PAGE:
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Association between mirtazapine use and serious self-harm in people with depression: an active comparator cohort study using UK electronic health records

Joseph, Rebecca M.; Jack, Ruth H.; Morriss, Richard; Knaggs, Roger David; Butler, Debbie; Hollis, Chris; Hippisley-Cox, Julia; Coupland, Carol

Association between mirtazapine use and serious self-harm in people with depression: an active comparator cohort study using UK electronic health records Thumbnail


Authors

Rebecca M. Joseph

RUTH JACK Ruth.Jack@nottingham.ac.uk
Senior Research Fellow

RICHARD MORRISS richard.morriss@nottingham.ac.uk
Professor of Psychiatry and Community Mental Health

Debbie Butler

CHRIS HOLLIS chris.hollis@nottingham.ac.uk
Professor of Child and Adolescent Psychiatry and Digital Mental Health

Julia Hippisley-Cox

CAROL COUPLAND carol.coupland@nottingham.ac.uk
Professor of Medical Statistics



Abstract

BACKGROUND: Studies report an increased risk of self-harm or suicide in people prescribed mirtazapine compared with other antidepressants. OBJECTIVES: To compare the risk of serious self-harm in people prescribed mirtazapine versus other antidepressants as second-line treatments. DESIGN AND SETTING: Cohort study using anonymised English primary care electronic health records, hospital admission data and mortality data with study window 1 January 2005 to 30 November 2018. PARTICIPANTS: 24 516 people diagnosed with depression, aged 18-99 years, initially prescribed a selective serotonin reuptake inhibitor (SSRI) and then prescribed mirtazapine, a different SSRI, amitriptyline or venlafaxine. MAIN OUTCOME MEASURES: Hospitalisation or death due to deliberate self-harm. Age-sex standardised rates were calculated and survival analyses were performed using inverse probability of treatment weighting to account for baseline covariates. RESULTS: Standardised rates of serious self-harm ranged from 3.8/1000 person-years (amitriptyline) to 14.1/1000 person-years (mirtazapine). After weighting, the risk of serious self-harm did not differ significantly between the mirtazapine group and the SSRI or venlafaxine groups (HRs (95% CI) 1.18 (0.84 to 1.65) and 0.85 (0.51 to 1.41) respectively). The risk was significantly higher in the mirtazapine than the amitriptyline group (3.04 (1.36 to 6.79)) but was attenuated after adjusting for dose. CONCLUSIONS: There was no evidence for a difference in risk between mirtazapine and SSRIs or venlafaxine after accounting for baseline characteristics. The higher risk in the mirtazapine versus the amitriptyline group might reflect residual confounding if amitriptyline is avoided in people considered at risk of self-harm. CLINICAL IMPLICATIONS: Addressing baseline risk factors and careful monitoring might improve outcomes for people at risk of serious self-harm.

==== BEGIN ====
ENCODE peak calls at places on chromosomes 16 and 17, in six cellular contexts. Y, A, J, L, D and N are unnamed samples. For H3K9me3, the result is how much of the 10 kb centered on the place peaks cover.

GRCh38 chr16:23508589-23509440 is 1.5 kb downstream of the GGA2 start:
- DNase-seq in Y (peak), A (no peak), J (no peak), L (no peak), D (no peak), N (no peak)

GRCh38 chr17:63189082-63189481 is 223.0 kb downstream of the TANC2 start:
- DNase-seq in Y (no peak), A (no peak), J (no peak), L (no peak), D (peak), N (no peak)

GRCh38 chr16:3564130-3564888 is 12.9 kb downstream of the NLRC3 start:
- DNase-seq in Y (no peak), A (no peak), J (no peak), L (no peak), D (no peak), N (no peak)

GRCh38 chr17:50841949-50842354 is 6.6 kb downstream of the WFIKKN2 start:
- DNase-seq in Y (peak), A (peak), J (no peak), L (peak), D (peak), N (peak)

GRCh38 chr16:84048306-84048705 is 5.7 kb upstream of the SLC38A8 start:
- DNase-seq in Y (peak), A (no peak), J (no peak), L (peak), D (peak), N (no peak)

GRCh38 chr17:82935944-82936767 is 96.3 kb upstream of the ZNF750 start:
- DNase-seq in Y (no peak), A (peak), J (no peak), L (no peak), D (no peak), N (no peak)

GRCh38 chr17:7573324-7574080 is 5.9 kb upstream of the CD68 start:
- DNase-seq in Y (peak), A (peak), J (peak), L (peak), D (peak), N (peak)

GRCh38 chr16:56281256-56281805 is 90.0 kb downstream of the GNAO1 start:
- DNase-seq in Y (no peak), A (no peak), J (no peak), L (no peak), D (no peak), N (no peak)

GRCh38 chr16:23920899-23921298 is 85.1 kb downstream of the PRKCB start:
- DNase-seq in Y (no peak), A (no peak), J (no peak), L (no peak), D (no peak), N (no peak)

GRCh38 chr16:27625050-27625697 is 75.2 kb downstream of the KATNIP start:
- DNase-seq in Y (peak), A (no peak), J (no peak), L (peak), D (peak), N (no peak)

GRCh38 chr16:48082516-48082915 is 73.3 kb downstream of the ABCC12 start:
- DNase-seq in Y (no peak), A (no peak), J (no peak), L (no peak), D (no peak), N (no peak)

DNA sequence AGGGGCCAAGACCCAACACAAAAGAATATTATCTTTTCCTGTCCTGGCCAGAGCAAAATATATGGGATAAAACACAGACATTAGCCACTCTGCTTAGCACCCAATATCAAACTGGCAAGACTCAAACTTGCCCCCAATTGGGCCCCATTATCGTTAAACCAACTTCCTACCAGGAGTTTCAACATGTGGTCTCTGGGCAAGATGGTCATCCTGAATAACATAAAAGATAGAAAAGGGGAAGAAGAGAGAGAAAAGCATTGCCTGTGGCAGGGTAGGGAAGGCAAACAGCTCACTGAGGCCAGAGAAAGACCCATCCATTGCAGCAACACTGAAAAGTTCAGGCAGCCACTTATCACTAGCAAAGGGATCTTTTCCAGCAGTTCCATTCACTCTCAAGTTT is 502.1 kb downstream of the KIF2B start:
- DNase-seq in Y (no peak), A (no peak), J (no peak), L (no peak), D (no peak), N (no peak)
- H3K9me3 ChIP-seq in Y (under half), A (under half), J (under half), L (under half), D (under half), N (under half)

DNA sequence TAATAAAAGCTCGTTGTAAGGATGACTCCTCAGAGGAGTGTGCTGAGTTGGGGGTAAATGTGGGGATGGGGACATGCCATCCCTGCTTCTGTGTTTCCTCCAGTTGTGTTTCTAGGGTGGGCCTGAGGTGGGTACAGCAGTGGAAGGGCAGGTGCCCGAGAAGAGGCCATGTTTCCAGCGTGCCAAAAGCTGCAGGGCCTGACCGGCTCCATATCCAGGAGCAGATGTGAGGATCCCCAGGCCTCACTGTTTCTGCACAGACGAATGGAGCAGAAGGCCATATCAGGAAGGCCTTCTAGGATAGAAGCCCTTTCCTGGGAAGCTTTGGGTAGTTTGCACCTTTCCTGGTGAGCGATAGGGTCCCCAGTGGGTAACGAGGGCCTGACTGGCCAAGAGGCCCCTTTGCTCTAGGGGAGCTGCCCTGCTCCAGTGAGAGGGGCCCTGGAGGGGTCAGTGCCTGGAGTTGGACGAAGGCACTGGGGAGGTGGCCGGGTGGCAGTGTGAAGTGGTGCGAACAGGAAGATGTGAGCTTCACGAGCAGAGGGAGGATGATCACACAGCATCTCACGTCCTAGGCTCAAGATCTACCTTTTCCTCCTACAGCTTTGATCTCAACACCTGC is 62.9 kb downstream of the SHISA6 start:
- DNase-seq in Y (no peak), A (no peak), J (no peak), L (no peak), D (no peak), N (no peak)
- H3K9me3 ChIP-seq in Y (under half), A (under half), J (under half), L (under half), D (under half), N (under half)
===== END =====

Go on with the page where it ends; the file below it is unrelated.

Journal Article Type Article
Acceptance Date Jan 10, 2022
Online Publication Date Mar 4, 2022
Publication Date 2022-11
Deposit Date Jan 20, 2022
Publicly Available Date Mar 4, 2022
Journal Evidence-based mental health
Electronic ISSN 1468-960X
Publisher BMJ
Peer Reviewed Peer Reviewed
Volume 25
Issue 4
Pages 169-176
DOI https://doi.org/10.1136/ebmental-2021-300355
Keywords Psychiatry and Mental health
Public URL https://nottingham-repository.worktribe.com/output/7281633
Publisher URL https://ebmh.bmj.com/content/25/4/169

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